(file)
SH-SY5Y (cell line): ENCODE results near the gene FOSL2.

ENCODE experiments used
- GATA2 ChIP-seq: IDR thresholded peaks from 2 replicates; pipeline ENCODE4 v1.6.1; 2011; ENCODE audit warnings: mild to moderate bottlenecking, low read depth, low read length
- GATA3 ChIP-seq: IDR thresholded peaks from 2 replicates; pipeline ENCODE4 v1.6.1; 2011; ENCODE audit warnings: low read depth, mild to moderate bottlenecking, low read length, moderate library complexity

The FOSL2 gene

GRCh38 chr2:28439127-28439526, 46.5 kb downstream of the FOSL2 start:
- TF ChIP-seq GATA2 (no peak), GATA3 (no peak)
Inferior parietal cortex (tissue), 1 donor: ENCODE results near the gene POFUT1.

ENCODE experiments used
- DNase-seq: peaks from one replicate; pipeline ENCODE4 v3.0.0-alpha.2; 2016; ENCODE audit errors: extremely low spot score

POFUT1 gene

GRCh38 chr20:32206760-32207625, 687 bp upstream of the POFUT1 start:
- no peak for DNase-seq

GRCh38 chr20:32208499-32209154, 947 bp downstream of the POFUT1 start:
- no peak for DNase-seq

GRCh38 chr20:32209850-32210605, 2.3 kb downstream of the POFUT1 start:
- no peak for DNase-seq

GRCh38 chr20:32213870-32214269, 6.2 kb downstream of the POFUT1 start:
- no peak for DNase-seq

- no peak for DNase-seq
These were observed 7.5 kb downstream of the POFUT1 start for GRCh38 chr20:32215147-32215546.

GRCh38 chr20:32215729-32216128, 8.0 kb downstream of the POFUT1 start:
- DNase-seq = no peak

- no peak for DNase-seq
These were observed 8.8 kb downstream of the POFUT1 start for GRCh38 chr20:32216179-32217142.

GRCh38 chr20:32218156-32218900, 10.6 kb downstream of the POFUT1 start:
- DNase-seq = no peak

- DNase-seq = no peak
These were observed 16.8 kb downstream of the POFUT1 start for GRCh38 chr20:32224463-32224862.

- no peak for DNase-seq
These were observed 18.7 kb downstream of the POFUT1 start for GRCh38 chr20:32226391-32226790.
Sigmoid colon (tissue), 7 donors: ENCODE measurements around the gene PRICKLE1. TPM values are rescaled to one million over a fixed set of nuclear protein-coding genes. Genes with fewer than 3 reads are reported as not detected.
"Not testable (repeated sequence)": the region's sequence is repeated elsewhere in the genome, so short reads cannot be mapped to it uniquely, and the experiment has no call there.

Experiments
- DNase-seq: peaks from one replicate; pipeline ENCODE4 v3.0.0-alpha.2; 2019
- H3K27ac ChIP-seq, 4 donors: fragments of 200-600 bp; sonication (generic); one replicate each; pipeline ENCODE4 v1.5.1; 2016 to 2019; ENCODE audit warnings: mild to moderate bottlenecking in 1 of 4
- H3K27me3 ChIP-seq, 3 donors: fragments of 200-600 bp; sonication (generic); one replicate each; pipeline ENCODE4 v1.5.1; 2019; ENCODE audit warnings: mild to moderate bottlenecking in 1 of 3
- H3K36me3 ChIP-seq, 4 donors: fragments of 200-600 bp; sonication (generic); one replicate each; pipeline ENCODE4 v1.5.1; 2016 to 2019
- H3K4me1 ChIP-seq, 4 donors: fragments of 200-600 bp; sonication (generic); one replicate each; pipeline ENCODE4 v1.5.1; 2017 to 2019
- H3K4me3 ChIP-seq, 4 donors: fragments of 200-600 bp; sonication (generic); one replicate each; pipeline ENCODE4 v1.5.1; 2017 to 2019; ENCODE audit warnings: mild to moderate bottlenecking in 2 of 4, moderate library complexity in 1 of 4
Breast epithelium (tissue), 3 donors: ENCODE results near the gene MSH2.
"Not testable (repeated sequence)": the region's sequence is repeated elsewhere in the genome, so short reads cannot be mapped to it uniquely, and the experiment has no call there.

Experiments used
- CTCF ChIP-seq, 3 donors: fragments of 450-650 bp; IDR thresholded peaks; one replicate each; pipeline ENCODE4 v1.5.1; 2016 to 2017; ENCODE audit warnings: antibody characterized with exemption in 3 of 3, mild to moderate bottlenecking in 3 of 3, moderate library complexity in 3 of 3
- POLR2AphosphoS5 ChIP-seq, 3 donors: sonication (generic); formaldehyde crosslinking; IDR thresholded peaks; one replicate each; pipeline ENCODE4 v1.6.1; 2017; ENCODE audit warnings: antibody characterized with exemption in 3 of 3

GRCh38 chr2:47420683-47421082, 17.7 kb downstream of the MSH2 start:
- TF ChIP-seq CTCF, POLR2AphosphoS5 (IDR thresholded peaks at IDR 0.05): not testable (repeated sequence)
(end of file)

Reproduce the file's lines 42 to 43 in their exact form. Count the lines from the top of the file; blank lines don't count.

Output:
"Not testable (repeated sequence)": the region's sequence is repeated elsewhere in the genome, so short reads cannot be mapped to it uniquely, and the experiment has no call there.

Experiments used